Salinger, the documentary, I could not watch for more than five minutes. Perhaps it will be a good film for middle schools students of the future. To an obsessed Salinger reader, there is nothing new to be garnered there.
The book version, it’s a relief, opens differently, with a detailed account of Salinger’s by all accounts horrific war experiences.
But the book is lacking in many key regards.
One particularly troubling error is a selection of words in the segment regarding “The Catcher in the Rye‘s” unfortunate association with murderers.
This caption represents the kind of mind-boggling error that invalidates the entire book by calling the credibility of the authors into doubt. Certainly, Shields has some funny gimmicks up his sleeve, and Salerno apparently knows how to tie his shoelaces. But this garbage does not deserve to be in print, and anyone who thinks it does is moronic.
Was Charles Manson under the influence of The White Album when he ordered his followers to rip a fetus out of a woman? Was GW Bush under the influence of the Bible when he invaded Iraq?
No. Obviously not. They were under the influence of their own madness, their own twisted logic. They may have seized on these artworks as supports for their schemes, plans and activities, but to assert a causal relation between the work, as if the work could influence a harmless innocent into firing bullets at another human, in the way that alcohol influences the brain to not react as quickly when a deer darts in front the car you’re driving, is sheer absurdity and unfathomable stupidity.
The real question is how stupid are Shields and Salerno? Under the influence of what brain-deadening critical doctrine were they working when they commit this disgusting offense against truth?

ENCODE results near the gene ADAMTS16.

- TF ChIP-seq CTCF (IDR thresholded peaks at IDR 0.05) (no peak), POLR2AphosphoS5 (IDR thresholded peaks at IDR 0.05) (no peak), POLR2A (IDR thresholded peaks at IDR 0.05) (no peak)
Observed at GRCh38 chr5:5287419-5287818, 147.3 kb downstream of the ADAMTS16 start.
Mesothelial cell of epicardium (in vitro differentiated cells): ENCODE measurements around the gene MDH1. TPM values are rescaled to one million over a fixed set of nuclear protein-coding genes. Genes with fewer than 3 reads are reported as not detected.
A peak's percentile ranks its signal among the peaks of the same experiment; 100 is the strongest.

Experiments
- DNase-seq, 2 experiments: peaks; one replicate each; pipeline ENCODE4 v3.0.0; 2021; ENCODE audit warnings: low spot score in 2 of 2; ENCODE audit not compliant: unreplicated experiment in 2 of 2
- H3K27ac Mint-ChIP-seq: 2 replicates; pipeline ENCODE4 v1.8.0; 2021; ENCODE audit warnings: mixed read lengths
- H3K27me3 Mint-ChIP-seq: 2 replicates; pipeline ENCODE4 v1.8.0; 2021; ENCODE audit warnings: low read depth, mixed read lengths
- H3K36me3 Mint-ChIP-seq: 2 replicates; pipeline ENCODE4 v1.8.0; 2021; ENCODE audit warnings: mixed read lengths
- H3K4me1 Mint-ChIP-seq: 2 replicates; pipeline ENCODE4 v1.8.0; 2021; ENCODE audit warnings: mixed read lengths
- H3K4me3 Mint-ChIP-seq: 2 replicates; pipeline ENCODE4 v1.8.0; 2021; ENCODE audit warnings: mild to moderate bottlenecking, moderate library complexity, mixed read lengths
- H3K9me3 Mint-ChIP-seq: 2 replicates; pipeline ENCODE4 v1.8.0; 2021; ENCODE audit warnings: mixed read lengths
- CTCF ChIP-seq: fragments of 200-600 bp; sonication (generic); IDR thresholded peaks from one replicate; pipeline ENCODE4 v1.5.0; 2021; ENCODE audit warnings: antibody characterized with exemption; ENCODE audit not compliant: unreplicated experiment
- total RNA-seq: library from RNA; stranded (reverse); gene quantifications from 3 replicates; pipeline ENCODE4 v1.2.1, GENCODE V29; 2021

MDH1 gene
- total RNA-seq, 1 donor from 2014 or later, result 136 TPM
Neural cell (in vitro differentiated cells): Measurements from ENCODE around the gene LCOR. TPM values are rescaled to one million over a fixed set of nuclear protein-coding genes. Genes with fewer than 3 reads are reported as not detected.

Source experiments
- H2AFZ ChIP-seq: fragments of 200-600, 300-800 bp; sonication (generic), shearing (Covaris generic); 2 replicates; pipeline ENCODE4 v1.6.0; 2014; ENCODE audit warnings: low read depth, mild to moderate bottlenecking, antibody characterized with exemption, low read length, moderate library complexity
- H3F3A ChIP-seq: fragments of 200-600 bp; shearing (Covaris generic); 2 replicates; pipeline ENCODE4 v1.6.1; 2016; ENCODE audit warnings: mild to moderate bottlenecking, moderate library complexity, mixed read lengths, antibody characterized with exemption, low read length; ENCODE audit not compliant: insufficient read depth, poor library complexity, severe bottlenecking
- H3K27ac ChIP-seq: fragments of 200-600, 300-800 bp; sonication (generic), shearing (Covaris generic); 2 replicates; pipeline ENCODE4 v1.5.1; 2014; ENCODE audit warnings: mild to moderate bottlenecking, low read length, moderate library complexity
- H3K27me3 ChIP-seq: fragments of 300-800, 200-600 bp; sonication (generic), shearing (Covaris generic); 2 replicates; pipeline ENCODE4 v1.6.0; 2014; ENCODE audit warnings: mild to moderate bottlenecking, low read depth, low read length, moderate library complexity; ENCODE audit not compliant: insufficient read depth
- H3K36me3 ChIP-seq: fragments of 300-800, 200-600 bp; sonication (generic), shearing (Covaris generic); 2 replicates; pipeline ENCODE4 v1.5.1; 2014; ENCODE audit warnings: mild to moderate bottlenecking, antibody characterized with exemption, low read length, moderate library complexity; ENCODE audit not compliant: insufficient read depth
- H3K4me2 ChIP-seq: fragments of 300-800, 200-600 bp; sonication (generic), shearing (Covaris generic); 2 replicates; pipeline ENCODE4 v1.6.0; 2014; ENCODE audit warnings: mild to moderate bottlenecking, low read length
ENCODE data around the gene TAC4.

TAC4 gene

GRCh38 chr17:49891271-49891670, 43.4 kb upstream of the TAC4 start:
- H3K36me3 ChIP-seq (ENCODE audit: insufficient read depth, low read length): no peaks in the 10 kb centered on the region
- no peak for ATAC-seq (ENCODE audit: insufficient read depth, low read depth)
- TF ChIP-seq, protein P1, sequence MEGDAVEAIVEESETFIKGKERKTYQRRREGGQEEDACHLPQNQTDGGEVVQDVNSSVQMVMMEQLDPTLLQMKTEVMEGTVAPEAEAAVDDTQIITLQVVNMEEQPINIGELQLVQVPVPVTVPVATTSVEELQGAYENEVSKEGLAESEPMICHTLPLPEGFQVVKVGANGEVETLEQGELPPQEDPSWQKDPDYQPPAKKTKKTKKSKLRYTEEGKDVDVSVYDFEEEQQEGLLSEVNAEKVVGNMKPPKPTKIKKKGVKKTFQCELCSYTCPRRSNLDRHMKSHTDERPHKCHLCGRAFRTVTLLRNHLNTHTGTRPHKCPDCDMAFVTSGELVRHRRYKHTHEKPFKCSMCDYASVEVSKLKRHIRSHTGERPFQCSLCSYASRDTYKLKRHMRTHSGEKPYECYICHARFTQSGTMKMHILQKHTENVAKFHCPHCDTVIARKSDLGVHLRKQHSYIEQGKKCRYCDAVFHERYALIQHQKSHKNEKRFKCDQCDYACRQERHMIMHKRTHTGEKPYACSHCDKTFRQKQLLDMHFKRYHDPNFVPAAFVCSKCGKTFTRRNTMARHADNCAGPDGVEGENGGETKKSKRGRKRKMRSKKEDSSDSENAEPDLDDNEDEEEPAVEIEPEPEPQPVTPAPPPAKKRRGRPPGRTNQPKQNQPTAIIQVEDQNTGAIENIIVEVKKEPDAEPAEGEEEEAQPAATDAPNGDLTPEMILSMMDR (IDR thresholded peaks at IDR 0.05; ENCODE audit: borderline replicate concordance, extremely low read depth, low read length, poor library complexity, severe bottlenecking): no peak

They make Brian Helgeland‘s view espoused in Conspiracy Theory, that these killers were all CIA agents programmed to buy Catcher so that the government could track them by their purchases if they ever went AWOL, seem sound by comparison.
The book also includes a lengthy quote by John Guare on this subject – he describes how he found the book horrifying and determined that young men should be prohibited from reading the book due to the misanthropic murderous impulses it will doubtless cause to bloom in their hapless, blank minds. Thanks John. And here I was worried about my kid reading Bret Easton Ellis or Dennis Cooper.
May they be so written about. Under the influence of Shields’ ‘Reality Hunger,’ Barnes & Noble booksellers has decided to only offer print editions of non-fiction celebrity memoirs from now on. Under the influence of Six Degrees of Separation, wealthy upper-class families suspect that young African Americans are pathological liars.